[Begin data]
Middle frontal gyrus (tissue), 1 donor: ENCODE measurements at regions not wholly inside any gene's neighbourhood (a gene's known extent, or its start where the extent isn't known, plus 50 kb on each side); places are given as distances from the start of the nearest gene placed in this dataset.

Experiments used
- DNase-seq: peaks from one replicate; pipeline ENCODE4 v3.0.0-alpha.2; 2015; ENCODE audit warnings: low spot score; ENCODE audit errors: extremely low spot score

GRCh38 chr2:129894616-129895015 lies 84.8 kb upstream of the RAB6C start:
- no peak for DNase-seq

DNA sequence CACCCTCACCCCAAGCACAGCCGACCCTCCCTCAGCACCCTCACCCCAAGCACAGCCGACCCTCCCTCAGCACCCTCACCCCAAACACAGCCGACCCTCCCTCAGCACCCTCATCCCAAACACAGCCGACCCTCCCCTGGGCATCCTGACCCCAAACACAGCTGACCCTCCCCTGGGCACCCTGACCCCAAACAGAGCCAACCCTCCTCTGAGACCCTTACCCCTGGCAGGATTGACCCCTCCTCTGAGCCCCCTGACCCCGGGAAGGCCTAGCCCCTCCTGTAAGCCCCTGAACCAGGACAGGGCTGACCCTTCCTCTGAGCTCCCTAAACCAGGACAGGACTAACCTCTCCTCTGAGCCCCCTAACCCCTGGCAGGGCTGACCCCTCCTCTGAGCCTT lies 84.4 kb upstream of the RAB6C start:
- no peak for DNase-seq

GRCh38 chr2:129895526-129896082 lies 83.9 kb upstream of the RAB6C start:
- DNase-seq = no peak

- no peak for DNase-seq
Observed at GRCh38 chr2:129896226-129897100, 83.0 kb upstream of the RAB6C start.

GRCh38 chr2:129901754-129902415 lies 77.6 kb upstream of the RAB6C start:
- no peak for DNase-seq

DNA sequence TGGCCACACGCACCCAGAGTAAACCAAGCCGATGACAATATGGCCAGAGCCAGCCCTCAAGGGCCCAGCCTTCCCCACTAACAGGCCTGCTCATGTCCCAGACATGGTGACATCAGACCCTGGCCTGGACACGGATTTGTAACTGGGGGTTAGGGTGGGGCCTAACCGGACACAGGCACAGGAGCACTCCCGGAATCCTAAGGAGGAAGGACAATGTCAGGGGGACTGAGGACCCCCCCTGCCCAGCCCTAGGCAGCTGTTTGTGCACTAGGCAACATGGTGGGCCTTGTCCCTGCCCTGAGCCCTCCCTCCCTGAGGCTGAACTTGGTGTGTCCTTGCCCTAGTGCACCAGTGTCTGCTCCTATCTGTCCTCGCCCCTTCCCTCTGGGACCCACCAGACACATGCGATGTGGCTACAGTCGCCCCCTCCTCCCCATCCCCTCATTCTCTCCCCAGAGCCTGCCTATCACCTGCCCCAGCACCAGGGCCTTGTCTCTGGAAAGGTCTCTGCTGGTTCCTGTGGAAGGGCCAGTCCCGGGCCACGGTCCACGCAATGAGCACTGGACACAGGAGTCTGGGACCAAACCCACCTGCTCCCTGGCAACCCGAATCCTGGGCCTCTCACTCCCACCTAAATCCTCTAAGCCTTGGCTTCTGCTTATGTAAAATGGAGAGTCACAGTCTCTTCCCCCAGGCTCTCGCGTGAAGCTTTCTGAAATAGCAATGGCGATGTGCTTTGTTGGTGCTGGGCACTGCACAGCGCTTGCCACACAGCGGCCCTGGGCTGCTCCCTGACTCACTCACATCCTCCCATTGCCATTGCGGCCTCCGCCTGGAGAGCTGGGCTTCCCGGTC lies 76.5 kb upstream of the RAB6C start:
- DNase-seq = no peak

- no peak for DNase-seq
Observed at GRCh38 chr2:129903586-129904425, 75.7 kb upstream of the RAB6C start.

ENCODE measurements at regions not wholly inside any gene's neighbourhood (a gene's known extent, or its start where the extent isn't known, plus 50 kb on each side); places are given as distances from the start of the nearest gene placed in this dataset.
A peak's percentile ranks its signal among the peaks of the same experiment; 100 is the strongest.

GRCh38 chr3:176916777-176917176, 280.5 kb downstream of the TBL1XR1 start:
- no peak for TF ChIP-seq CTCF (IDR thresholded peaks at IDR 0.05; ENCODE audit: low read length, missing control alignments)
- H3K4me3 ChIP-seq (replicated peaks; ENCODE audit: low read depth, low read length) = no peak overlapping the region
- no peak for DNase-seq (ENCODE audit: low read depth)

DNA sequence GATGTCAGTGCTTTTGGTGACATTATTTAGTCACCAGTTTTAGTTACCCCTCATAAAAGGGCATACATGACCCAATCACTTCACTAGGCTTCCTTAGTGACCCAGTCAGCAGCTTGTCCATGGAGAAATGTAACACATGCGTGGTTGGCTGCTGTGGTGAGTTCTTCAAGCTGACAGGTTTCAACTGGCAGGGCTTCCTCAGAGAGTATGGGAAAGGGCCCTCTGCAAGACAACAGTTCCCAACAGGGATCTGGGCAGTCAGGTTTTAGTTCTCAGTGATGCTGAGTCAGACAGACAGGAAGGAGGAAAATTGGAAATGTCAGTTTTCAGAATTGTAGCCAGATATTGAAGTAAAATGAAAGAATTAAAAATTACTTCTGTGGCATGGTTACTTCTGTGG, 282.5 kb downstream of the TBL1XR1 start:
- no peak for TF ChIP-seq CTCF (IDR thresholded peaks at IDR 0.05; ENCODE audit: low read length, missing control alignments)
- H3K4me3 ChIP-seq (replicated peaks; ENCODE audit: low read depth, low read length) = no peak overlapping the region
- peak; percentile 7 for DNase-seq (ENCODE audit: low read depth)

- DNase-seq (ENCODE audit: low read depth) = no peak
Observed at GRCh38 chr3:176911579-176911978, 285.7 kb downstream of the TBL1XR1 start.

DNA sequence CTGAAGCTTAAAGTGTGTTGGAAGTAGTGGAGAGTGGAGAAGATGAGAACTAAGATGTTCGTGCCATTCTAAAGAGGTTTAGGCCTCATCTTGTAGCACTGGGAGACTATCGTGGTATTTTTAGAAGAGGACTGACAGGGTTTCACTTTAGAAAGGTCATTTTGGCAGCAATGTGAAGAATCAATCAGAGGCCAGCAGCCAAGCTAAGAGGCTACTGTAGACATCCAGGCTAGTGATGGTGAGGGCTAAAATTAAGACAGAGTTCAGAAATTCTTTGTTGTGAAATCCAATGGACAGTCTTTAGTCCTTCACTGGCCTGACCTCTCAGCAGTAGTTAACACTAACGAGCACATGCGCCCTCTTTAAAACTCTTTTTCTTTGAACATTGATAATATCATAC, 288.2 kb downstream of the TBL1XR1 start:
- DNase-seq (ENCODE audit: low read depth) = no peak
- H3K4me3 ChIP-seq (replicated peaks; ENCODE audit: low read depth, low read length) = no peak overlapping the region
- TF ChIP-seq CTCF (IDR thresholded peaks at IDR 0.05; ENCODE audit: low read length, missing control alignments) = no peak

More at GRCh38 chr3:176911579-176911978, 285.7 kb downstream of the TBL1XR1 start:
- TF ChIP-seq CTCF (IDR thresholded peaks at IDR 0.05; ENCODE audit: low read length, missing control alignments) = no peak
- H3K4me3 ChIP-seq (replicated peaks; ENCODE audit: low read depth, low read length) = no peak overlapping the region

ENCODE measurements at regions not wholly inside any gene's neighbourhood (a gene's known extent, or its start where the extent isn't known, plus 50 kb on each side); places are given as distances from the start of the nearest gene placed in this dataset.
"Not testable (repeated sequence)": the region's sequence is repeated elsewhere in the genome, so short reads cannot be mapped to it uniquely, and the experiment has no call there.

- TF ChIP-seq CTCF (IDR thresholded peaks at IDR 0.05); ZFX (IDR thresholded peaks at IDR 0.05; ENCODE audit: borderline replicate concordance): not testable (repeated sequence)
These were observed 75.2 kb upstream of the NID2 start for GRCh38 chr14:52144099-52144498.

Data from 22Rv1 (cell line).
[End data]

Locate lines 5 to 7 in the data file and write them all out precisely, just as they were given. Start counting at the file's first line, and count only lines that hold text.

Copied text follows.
- no peak for DNase-seq

DNA sequence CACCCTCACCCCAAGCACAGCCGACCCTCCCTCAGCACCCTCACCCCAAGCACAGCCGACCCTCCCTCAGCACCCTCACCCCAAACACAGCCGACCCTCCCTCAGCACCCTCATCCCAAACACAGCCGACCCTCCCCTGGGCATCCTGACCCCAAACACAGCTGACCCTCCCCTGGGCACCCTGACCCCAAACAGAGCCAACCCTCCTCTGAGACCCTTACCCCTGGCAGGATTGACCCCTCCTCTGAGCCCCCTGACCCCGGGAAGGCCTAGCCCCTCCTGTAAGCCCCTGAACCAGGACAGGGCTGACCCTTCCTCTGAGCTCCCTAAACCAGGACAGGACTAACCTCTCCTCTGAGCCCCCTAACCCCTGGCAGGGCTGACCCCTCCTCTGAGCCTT lies 84.4 kb upstream of the RAB6C start:
- no peak for DNase-seq